In the case of the Missing servant – we meet Vish Puri proprietor of the Most Private Investigations agency, where he is assisted by his operatives, Facecream and Tubelight. He is hired by Ajay Kasilwal when Mary the family maid disappears, soon Kasilwal is charged with her murder despite a less than convincing identification of an already cremated body, and Puri needs to try and discover whether the young woman concerned is indeed dead. Meanwhile, much to his disgust, Puri’s mother is carrying out her own investigation into who has been taking pot shots at her son.
This novel is certainly undemanding, inoffensive stuff. I did like how the author manages to explore the inequalities of Indian society, showing the realities of the grinding poverty, and judicial corruption that still exist. In this way it did remind me of the Marriage Bureau books – although I enjoyed them much more.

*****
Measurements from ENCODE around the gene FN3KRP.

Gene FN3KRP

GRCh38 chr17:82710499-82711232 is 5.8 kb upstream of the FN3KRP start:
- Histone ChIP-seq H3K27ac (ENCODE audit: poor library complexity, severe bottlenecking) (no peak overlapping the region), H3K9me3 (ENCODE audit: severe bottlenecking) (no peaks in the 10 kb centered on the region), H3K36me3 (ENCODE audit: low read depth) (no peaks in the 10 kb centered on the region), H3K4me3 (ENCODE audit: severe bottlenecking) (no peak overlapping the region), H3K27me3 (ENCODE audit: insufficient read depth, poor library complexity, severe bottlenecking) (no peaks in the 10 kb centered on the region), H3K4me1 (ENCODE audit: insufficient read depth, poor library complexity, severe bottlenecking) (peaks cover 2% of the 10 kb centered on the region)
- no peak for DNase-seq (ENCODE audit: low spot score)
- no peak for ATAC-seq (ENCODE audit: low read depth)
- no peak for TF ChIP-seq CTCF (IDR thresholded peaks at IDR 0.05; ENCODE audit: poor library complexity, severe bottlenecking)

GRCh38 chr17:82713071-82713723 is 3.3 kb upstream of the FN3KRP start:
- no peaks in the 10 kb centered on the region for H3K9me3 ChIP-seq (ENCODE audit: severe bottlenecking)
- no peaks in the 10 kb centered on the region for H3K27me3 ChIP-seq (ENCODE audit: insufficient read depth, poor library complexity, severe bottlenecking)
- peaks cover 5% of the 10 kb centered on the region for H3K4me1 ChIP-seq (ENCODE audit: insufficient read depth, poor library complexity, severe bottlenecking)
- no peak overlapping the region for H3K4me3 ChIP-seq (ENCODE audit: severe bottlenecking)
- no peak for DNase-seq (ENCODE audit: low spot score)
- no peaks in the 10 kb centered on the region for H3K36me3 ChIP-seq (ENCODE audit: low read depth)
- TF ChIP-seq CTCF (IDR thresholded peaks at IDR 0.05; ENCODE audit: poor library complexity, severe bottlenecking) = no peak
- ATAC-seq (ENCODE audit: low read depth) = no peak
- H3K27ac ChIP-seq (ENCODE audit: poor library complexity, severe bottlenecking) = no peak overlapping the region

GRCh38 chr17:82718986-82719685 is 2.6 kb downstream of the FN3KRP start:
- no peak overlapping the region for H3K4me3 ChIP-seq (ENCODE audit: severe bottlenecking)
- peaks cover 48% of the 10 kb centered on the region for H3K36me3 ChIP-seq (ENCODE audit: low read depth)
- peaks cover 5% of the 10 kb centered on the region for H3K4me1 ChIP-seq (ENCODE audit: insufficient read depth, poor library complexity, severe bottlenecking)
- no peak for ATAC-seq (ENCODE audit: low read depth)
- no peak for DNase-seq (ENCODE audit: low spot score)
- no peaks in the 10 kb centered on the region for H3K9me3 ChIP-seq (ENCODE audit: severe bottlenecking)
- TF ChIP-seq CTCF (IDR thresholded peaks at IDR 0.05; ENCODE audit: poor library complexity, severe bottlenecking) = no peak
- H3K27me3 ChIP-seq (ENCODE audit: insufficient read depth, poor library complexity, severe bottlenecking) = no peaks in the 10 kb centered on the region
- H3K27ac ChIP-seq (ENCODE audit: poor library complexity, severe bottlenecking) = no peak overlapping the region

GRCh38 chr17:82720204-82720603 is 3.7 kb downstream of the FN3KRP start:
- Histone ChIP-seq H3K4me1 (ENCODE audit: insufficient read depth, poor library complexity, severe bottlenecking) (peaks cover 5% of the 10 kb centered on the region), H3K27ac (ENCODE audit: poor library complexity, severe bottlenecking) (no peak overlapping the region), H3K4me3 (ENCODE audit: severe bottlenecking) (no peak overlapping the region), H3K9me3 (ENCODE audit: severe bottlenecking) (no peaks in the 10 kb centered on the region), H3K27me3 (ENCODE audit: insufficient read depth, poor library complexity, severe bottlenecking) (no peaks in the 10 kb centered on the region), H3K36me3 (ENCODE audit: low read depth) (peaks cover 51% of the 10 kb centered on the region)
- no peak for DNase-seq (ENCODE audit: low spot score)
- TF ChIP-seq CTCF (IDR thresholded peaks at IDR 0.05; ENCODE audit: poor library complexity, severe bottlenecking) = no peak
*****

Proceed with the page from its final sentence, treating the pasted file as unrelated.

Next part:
So although I was rather disappointed and was left feeling a little flat by this book, I can completely understand why it has so many great reviews on Amazon. Maybe I will try another one of this series one day – because I still feel I should have loved it. I only hope I haven’t fallen out of love with cosy. I have been reading a lot of lovely good quality literature just lately, lovely Virago books, Persephone, Thomas Hardy and Edith Wharton among others, but that shouldn’t mean I stop liking cosy should it?